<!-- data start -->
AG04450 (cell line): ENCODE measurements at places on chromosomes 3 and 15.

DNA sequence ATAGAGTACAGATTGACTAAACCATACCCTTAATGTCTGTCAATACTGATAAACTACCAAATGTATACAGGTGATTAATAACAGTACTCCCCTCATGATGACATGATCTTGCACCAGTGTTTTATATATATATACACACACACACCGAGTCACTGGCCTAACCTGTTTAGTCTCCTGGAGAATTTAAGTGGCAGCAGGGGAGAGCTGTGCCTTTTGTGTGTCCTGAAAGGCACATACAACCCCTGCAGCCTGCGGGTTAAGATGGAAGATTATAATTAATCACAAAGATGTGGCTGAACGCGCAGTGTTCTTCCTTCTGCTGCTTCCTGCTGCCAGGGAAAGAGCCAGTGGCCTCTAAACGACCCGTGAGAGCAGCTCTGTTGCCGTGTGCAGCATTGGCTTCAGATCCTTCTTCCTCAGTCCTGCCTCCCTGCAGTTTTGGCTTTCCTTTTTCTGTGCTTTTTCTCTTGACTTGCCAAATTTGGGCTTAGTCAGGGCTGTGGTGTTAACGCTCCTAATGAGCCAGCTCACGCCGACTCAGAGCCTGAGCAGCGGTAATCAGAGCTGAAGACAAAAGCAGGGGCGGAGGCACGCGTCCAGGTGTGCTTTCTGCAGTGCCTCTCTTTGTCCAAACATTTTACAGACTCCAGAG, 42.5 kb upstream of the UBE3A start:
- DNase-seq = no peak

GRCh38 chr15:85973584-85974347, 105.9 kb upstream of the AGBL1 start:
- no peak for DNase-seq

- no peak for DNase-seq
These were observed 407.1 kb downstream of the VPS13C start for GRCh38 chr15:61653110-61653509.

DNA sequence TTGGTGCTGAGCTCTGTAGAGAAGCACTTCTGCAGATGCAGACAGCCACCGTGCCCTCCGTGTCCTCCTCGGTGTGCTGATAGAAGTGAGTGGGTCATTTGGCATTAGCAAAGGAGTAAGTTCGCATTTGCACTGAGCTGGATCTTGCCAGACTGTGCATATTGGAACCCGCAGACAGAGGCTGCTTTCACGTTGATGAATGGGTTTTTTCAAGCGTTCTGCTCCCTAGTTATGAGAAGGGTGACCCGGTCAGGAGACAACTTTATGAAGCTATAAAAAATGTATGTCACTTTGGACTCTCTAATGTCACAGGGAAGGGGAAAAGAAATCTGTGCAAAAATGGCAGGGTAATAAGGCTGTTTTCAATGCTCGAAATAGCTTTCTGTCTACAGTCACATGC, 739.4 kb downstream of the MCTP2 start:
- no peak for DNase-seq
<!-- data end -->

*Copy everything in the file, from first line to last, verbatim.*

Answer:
AG04450 (cell line): ENCODE measurements at places on chromosomes 3 and 15.

DNA sequence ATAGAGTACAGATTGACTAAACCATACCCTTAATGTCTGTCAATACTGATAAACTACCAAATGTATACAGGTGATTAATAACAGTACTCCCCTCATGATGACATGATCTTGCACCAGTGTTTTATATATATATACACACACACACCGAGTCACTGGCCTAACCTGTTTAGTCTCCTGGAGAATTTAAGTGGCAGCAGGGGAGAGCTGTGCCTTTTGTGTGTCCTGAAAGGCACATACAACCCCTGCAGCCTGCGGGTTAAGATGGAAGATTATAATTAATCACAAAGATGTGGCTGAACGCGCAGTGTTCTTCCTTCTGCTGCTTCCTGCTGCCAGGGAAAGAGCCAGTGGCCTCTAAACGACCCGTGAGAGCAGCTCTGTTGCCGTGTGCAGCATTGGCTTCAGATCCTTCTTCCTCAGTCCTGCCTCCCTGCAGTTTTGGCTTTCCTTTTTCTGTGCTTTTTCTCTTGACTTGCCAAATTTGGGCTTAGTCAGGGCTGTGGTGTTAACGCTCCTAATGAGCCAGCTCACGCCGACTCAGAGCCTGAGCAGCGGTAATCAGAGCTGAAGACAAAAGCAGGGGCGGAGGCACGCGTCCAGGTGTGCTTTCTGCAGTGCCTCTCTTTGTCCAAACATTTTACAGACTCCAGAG, 42.5 kb upstream of the UBE3A start:
- DNase-seq = no peak

GRCh38 chr15:85973584-85974347, 105.9 kb upstream of the AGBL1 start:
- no peak for DNase-seq

- no peak for DNase-seq
These were observed 407.1 kb downstream of the VPS13C start for GRCh38 chr15:61653110-61653509.

DNA sequence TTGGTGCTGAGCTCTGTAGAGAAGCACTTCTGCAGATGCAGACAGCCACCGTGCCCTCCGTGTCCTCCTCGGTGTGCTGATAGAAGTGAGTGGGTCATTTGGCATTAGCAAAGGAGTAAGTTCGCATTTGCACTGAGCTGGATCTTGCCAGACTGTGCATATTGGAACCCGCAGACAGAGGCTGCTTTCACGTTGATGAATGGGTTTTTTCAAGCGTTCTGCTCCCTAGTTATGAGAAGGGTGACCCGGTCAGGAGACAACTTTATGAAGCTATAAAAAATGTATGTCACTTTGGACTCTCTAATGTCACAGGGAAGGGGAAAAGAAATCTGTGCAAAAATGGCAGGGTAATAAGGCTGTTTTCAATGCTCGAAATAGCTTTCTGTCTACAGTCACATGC, 739.4 kb downstream of the MCTP2 start:
- no peak for DNase-seq